Breaking the Chain: A Puppy Rescued from Cruelty Finds His Happy Place
One month after their beloved Golden Retriever, Mack, died unexpectedly of cancer, Rachelle and Jason N., with some prodding from their daughter Averi, decided the time was right to adopt a new canine family member.
Just like her parents, 10-year-old Averi has always been around animals. “We got Mack when I was expecting, so Averi had never been without a dog,” explains Rachelle. “And Averi is an only child, so when we lost Mack, it was especially hard.”
“Averi had an extremely close bond to Mack,” Rachelle adds. “Even with six rescued cats, our rescued turtle Rosie and our bunny, Honey, our home felt empty without the pitter patter of a dog.”
So the family decided to visit their local humane society, Citizens for Humane Action (CHA) in Columbus, Ohio. CHA is one of many important placement partners the ASPCA relies on to take in animals rescued from cruelty and hoarding cases.
It didn’t take long for the family to connect with a special young dog. When a shelter employee showed them an eight-week-old, tan-colored pit bull puppy with gray-green eyes, they knew that he was meant for them.
“I said, ‘That’s the one!’” Rachelle recalls. “It was love at first sight for all of us.”
Xander, as he is called today, was one of 50 dogs rescued by the ASPCA’s Field Investigations and Response (FIR) team and the Adams County Sheriff’s Office from the Natchez, Mississippi, dogfighting case late last year. After their rescue, he and 12 other dogs were eventually transported to CHA for adoption, where they have all since found loving homes.
Today, far from his beginnings in Mississippi, Xander’s world revolves around Averi’s.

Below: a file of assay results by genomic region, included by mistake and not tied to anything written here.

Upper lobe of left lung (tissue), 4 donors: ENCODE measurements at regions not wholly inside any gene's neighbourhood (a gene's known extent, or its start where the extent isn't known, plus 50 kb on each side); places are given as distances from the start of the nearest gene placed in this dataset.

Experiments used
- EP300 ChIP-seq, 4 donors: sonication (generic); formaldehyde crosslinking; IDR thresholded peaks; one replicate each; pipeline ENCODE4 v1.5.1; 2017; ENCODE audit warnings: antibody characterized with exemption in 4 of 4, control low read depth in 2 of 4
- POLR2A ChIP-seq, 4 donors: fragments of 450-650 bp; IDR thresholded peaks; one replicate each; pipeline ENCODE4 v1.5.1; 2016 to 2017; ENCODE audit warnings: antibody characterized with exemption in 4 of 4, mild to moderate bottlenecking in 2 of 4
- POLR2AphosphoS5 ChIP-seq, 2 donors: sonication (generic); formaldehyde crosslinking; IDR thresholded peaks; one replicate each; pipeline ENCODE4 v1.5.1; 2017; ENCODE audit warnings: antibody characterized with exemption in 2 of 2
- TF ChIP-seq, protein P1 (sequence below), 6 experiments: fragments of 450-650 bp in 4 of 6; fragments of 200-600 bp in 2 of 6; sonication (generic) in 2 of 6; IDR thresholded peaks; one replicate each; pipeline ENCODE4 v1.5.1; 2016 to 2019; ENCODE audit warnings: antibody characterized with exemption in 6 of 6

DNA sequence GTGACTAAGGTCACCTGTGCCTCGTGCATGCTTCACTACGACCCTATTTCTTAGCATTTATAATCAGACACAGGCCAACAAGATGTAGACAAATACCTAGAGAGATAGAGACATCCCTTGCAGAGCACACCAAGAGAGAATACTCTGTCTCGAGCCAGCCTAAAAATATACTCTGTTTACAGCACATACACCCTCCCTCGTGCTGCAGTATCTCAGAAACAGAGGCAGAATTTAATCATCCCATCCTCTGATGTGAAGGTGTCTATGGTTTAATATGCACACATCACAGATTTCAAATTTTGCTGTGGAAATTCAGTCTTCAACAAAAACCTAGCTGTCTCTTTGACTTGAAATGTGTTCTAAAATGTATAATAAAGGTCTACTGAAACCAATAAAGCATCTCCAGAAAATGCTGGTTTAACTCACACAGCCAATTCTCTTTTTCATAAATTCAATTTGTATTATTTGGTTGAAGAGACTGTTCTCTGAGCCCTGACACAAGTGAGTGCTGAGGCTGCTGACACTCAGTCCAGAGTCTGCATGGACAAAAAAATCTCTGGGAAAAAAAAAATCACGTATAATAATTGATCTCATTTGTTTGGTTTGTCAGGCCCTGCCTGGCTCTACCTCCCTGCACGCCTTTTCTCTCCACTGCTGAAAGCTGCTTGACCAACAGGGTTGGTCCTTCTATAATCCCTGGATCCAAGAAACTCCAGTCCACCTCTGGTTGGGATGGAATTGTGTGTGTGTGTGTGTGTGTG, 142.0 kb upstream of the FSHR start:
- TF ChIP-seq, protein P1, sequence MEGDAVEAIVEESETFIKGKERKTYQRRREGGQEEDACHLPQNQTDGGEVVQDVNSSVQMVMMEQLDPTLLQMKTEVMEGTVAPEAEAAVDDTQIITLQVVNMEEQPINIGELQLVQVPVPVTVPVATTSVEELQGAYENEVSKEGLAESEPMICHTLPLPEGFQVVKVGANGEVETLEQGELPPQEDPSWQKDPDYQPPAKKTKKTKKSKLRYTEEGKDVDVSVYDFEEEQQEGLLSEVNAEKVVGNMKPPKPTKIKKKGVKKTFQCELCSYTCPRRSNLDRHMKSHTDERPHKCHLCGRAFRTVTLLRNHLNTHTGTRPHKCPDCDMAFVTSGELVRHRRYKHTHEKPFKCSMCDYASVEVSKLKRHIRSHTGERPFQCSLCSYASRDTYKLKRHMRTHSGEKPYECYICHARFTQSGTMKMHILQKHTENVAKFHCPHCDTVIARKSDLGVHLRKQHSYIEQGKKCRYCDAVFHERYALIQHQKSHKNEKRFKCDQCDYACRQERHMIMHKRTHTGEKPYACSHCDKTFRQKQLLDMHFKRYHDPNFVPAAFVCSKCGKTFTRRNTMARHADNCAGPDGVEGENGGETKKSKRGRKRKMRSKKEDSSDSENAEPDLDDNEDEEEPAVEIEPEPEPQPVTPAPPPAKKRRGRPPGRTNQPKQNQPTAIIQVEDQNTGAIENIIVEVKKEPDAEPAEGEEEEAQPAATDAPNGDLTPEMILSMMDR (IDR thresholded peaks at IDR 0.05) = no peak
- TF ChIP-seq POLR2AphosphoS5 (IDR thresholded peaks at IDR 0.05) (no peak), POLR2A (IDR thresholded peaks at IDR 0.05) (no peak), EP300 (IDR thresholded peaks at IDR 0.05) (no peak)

“In the morning, we take him outside,” Rachelle, a former veterinary nurse, tells us. “While Averi gets ready for school, he eats breakfast. He rides with us to school—about 20 minutes away. Then when we come home, he conks out like a baby.”
Xandy or Xan-man, as he’s also known, accompanies Rachelle to pick up Averi at school in the afternoons, as well.
“Before Averi gets to the car, she’s already smiling,” Rachelle explains. “When she gets in, Xander curls up in her lap.”
Xander is learning to walk on a leash, and a fenced-in backyard provides ample space for off-leash activities, primarily his favorite stunt: running as far up the playhouse slide as he can before succumbing to gravity.
He brings Averi out of her shell and boosts her confidence, according to Rachelle, whose passion for animal science and behavior—particularly the human-animal bond—she is passing on to her daughter. Xander is enrolled in puppy training and obedience classes and ultimately, the family hopes to take on agility work as a team.
“We’re teaching him the basics like ‘sit’ and ‘come,’” Rachelle says. “It can be hard for him to focus his energy, but he’s extremely intelligent and responds well.”
Xander also has a feline friend in Cookie, one of the family’s cats who tolerates his affectionate licking. The other cats are all rescues who are taking their time getting know the newest, exuberant family member.
“Xander is proof that despite pit bulls’ tarnished reputation, they can be some of the most loyal and loving family pets,” says Rachelle, who has been candid with her daughter about Xander’s background.
“She knows how passionate I am about animals, and I want her to be aware and educated,” says Rachelle.
Far from his past, both literally and figuratively, Xander’s chance at a new life coincided with a family’s loss, and turned out to be everyone’s gain.